The man who led the investigation into Glen Kitchens’ death says there is a feeling of ‘relief’ now the manslaughter trial of Jadon Jackson has concluded.
Speaking exclusively to the Worksop Guardian just moments after Jackson was found guilty, he said officers were initially presented with a ‘confused picture’ but that once thorough investigations had been carried out ‘we knew we were right’.
“There was a confused picture at first, involving accounts from various members of the public and in particular a group of young boys and girls,” said Det Insp Rob McKinnell.
“But as a result of witness interviews and the scrutinising of many hours of CCTV by an experienced officer, we were able to piece together what appeared to have happened.”
Det Insp McKinnell said the case could not have been solved without vital CCTV material from 36 town centre cameras, resulting in hours of footage.
He stressed that there was no criticism of the level of CCTV cover in Worksop.
“Whenever we have an investigation we will always seek to use modern technology. Does it capture everything? No. Is the quality always the best? No. But in this case it was crucial,” he said.
“Footage from both council cameras and business premises was vital to us and played an integral part of the investigation.”
He said the inquiry had been ongoing ever since Mr Kitchens’ death on Saturday 6th April, involving officers from Worksop right through to the homicide unit.
Even during the trial the investigation was evolving, with officers closely monitoring witness evidence scouring the body of CCTV for further clues.
Said Det Insp McKinnell: “I think the findings of the jury have reflected the through nature of this investigation - exploring all possible lines of inquiry we were able to, to best inform the jury of the circumstances around Glen’s death.”
He also acknowledged how hard it was for all the witnesses to take to the stand.
“To come to court, to stand up to scrutiny and give evidence under significant cross examination and for a long period of time was extremely brave,” he said.
“Whenever there is an incident like this it does impact on the various parties involved. For families that discover their own children have been caught up in something awful it is always difficult for them to gauge what is best in the interests of their children.”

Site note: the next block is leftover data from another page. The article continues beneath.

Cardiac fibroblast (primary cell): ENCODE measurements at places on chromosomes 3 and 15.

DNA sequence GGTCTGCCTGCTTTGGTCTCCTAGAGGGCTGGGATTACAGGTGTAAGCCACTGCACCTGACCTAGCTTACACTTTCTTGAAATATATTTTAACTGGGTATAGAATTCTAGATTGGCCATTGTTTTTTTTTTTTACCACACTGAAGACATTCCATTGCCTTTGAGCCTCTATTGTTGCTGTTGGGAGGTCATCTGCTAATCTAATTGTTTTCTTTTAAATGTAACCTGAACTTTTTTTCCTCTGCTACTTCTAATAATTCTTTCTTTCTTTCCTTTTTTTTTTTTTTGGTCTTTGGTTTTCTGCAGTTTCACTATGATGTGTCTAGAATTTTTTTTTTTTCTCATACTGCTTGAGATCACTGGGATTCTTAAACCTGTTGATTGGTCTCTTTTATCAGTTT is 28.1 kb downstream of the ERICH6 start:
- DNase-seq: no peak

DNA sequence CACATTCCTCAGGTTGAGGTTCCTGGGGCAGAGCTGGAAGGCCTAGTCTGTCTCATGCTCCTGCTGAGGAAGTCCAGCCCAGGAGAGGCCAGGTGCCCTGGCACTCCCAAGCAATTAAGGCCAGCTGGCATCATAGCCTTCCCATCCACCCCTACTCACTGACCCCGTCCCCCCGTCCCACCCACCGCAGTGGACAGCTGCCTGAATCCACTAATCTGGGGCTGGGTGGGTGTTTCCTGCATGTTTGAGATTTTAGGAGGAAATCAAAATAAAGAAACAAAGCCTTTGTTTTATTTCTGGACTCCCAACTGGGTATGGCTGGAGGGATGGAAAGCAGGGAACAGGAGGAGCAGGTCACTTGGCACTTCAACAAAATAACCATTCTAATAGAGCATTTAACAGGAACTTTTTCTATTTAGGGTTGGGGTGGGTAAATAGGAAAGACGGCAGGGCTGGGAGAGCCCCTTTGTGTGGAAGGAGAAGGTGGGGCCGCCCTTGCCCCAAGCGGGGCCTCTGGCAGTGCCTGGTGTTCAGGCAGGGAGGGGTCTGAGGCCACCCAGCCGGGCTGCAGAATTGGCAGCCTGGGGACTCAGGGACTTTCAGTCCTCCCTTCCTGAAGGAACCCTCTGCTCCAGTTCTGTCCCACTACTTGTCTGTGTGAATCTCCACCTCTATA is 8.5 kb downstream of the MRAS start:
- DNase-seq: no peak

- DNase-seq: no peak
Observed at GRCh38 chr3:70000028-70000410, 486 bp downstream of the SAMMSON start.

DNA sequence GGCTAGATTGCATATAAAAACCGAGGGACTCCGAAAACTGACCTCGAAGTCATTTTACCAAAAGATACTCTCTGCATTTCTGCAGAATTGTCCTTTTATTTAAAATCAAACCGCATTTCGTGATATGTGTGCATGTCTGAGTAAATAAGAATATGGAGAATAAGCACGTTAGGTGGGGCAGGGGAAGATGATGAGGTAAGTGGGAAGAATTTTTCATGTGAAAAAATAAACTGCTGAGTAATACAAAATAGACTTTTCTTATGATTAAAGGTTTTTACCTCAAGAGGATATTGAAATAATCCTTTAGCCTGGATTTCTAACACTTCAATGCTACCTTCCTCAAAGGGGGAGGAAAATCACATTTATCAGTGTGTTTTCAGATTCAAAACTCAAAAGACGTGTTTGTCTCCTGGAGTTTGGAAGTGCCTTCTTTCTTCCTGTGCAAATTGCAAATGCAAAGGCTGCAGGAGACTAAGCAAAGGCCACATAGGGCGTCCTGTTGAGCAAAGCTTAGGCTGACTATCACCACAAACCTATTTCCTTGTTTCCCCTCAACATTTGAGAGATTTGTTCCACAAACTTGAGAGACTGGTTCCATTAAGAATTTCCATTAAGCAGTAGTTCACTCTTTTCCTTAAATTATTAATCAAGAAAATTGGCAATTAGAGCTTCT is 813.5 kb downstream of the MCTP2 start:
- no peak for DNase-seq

“It was especially traumatic for Glen’s friends to stand up in court. They cradled their friend of many years who was dying in their arms, which is something that will live with them forever.”
“We, the police, don’t want to put anybody in a position where they have to do something. But we will always support the public to give their evidence if it is called upon.”
“There is clearly is a lot of relief that this trial is concluded and that the family can see the person responsible is being held to account.”
Finally, Det Insp McKinnell issued a stark warning.
He said: “This is a case of a single punch being thrown and unfortunately, as has been reflected here with Mr Kitchens, the consequences are massive.”
“They were devastating not only for him but his family, his friends and indeed the wider Worksop community - the impact of this rippled out from the town centre.”
He added: “This case highlights the problems that can be encountered if you are going to engage in anti-social behaviour, and that any such activity will be investigated and positive action taken.”
“For me it is a sign of how communities must not just accept trouble making. Action will always be taken against people who are going to be unruly and cause a disturbance.”